What’s the real reason for Dalian Wanda’s cinema acquisition spree?

A Wanda cinema in Beijing.
A Wanda cinema in Beijing.
Image: AP Photo/Ng Han Guan
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Dalian Wanda, a Beijing-based private company, is in talks to buy an unspecified European cinema chain (paywall), according to the Wall Street Journal.  Dalian has a proven track record when it comes to shelling out money for overseas theater investments—it paid $2.6 billion for AMC last year—but why is it hunting for acquisitions abroad when it has a massive and fast-growing cinema market at home?

Leverage with film studios. A successful acquisition in Europe—industry rumor pinpoints Odeon & UCI Holdings or Vue Entertainment as the likely candidates—would give Wanda a presence on three continents, in three of the biggest movie theater markets. That could alter the balance of power between Dalian and the Hollywood studios, which typically negotiate distribution deals on a regional basis. ”Exhibition has tended to be a territorial business,”   Screen Digest analyst David Hancock told the WSJ. ”A major global chain could change the dynamics.” In addition to mulling a European acquisition, the company is currently exploring plans to build multiplex cinemas in India

Chinese soft power. Some surmise the acquisitions are part of a broader soft power agenda by the Chinese government to bring more renown to Chinese film and entertainment, in part by funding blockbusters like Iron-Man 3 and World War Z. The AMC acquisition, for example, gave Wanda a base for deals with Hollywood to lend more expertise and resources to Chinese film-making, Joel Backaler, a director at Frontier Strategy Group, tells Quartz. A joint US-China production studio in Dalian will start making films by 2016.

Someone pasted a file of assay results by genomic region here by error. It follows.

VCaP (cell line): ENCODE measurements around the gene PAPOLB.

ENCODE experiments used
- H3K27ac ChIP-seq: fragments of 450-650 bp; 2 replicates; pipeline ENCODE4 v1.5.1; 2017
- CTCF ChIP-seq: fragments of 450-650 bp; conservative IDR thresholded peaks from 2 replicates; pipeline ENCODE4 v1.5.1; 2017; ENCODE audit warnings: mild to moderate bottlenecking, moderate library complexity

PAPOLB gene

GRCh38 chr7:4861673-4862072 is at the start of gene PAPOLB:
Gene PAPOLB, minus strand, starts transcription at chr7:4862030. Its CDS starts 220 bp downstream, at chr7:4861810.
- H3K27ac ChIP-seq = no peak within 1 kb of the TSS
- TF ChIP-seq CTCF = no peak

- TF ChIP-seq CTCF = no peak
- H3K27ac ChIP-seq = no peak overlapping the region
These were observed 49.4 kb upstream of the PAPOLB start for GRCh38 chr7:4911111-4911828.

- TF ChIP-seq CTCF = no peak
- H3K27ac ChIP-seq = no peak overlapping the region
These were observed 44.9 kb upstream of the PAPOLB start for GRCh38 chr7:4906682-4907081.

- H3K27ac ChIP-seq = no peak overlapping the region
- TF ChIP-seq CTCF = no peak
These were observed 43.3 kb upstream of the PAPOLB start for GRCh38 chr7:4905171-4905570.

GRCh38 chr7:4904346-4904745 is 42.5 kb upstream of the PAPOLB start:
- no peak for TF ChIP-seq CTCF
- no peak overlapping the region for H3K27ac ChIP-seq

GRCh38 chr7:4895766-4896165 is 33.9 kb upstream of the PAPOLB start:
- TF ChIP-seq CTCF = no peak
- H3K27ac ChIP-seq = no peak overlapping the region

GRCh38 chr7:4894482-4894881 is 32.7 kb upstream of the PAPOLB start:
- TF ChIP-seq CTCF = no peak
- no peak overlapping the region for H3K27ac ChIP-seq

Expertise at home. There’s some benefit for Wanda at home too. Its 814 screens across China are still paltry compared to the 5,028 cinema screens and 346 multiplex theaters that AMC owned. Buying established movie theater operators gives Wanda expertise and exposure to industry best practices, which is perhaps its ultimate goal in China’s booming cinema market. An average of nine new cinemas open in China every day and competition from local competitors is growing.